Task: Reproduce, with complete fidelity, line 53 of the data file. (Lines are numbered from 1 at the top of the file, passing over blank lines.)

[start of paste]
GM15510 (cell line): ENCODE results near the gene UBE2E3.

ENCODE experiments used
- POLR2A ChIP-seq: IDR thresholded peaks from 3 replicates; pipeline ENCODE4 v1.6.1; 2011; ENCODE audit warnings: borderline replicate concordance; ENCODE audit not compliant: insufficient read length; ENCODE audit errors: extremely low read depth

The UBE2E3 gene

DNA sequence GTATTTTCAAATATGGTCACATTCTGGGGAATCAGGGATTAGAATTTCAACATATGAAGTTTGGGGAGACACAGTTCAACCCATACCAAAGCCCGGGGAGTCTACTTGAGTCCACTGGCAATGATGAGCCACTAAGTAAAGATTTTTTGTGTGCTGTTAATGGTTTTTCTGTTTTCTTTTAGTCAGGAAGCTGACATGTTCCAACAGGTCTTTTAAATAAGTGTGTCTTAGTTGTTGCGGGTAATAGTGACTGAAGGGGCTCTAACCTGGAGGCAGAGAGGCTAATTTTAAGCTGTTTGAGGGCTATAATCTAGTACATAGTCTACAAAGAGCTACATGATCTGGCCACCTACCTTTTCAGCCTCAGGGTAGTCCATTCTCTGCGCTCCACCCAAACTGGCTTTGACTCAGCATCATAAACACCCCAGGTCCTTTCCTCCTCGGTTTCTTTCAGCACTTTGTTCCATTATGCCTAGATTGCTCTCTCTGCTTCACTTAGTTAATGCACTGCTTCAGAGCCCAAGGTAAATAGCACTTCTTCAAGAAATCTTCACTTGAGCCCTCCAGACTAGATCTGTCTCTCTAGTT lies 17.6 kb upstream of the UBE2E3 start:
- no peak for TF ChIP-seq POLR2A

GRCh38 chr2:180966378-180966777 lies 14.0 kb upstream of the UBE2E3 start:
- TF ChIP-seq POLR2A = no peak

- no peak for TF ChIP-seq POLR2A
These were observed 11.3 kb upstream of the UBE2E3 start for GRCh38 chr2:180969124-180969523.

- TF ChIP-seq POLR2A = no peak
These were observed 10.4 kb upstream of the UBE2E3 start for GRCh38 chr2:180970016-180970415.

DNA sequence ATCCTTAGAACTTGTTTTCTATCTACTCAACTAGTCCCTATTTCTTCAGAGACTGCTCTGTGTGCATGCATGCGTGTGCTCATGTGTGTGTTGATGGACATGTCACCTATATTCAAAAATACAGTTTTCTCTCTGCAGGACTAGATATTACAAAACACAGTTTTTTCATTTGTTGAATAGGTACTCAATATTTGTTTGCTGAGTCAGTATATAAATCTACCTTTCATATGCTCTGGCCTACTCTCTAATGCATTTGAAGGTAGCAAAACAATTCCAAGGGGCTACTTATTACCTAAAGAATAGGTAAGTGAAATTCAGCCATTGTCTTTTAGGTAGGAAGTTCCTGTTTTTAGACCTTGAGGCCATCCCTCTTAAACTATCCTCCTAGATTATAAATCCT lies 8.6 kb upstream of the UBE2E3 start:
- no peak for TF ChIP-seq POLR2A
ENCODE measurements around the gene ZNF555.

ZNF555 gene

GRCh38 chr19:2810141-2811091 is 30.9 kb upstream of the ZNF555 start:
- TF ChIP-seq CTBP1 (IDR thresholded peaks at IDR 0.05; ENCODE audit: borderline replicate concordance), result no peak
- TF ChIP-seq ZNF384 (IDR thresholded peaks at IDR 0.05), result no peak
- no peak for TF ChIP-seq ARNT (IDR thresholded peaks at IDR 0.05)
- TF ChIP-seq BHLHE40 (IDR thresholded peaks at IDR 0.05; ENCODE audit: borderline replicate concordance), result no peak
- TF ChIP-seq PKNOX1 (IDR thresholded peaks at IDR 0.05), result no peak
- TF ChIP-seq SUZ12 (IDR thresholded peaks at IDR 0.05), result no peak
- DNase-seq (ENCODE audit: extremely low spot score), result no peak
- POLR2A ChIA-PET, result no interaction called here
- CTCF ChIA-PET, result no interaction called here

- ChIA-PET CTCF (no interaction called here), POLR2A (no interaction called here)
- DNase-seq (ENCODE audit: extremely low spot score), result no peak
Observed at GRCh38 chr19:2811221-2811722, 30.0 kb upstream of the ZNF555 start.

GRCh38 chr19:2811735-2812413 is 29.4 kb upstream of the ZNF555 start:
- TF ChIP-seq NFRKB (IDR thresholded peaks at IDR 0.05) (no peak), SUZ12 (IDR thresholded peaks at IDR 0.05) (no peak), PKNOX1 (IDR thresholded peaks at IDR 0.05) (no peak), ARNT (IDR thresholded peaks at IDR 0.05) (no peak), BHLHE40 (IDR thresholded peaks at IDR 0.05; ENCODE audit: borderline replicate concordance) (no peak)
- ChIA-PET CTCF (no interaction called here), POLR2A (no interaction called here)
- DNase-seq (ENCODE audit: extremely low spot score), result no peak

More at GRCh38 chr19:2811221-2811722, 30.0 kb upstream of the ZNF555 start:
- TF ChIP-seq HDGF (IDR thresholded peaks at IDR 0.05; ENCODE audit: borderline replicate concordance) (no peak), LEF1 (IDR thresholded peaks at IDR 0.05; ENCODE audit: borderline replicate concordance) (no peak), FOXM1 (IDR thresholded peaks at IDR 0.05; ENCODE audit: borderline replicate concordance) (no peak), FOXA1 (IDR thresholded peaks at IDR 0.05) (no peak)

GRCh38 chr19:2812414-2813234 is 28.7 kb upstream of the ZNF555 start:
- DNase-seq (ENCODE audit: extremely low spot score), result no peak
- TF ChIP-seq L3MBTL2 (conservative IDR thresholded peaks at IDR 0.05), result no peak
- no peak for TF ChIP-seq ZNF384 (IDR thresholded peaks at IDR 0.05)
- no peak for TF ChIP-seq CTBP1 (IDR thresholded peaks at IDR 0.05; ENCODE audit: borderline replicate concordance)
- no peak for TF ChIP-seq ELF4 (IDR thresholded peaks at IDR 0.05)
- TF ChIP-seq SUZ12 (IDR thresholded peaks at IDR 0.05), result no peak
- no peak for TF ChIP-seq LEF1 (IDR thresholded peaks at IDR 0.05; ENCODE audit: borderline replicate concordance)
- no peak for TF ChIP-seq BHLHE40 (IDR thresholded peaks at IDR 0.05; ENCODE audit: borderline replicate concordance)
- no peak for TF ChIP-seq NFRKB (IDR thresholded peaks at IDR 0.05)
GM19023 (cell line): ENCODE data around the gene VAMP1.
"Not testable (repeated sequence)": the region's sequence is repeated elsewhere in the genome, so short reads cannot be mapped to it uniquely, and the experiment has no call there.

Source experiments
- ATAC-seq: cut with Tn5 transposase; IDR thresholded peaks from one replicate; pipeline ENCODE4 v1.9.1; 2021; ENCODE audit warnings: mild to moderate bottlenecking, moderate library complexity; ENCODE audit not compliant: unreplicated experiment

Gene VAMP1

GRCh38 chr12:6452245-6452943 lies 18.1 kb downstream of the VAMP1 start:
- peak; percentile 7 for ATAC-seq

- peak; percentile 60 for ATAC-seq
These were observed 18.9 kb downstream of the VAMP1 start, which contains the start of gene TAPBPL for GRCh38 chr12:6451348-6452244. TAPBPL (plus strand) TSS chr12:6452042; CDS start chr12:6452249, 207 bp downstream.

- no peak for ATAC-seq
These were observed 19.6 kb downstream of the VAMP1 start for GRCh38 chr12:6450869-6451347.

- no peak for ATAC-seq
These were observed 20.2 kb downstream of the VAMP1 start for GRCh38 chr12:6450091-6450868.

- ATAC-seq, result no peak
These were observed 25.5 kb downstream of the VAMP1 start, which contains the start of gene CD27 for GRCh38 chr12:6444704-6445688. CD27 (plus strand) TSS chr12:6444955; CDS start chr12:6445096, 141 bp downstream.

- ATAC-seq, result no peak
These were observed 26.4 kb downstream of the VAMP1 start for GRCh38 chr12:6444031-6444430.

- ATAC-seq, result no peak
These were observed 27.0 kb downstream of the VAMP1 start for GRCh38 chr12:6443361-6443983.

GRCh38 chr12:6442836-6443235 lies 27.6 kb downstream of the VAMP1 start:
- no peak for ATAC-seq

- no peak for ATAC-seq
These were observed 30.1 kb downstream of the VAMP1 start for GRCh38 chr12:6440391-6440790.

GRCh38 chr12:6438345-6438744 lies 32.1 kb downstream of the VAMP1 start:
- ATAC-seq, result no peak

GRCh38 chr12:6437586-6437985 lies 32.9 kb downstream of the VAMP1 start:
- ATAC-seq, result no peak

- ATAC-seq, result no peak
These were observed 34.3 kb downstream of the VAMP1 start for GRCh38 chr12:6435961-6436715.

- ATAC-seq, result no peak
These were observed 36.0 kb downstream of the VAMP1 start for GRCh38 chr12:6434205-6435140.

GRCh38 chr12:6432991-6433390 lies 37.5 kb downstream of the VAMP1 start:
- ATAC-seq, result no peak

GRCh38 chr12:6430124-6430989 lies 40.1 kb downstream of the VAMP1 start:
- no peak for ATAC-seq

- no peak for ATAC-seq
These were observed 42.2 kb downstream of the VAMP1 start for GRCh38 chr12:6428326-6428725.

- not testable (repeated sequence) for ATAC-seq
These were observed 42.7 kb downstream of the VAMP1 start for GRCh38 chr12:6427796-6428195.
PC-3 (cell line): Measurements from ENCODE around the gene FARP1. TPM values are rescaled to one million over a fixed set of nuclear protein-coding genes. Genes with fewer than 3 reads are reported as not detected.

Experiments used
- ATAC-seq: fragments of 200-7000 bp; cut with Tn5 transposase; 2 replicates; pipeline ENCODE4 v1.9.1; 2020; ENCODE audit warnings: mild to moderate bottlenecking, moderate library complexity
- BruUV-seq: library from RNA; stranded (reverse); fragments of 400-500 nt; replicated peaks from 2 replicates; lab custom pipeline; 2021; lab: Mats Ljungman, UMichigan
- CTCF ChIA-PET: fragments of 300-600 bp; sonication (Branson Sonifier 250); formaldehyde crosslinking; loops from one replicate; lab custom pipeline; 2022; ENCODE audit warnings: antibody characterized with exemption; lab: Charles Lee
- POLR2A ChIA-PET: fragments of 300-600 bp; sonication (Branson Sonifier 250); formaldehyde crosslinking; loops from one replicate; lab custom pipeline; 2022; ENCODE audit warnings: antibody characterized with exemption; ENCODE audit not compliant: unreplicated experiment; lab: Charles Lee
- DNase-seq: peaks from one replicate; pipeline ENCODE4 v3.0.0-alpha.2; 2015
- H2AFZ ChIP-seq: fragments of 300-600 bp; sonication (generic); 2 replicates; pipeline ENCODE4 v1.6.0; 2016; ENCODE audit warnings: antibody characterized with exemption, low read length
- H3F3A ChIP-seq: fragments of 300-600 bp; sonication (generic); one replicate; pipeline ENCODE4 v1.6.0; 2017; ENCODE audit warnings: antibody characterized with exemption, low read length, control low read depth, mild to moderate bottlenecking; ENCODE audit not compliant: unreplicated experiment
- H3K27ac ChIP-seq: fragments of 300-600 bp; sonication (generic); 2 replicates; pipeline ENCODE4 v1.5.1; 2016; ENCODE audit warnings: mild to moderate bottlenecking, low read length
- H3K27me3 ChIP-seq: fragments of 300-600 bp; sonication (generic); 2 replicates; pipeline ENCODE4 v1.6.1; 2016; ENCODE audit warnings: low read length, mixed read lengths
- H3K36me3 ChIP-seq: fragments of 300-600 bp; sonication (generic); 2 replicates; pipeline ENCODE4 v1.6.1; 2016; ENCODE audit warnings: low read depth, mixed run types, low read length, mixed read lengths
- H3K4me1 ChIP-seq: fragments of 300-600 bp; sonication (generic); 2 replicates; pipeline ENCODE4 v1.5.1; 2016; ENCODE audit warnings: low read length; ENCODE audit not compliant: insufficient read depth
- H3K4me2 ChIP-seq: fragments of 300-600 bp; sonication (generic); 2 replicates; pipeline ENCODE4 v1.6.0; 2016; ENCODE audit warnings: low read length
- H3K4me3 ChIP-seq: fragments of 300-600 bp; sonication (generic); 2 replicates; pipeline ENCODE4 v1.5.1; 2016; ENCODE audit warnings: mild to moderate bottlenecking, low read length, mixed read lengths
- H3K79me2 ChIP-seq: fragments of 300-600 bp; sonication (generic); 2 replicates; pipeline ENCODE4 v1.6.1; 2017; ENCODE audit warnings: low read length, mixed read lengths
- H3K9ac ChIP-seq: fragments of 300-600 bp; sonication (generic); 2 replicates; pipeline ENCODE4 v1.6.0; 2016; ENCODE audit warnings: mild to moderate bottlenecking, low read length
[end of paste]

- peak; percentile 60 for ATAC-seq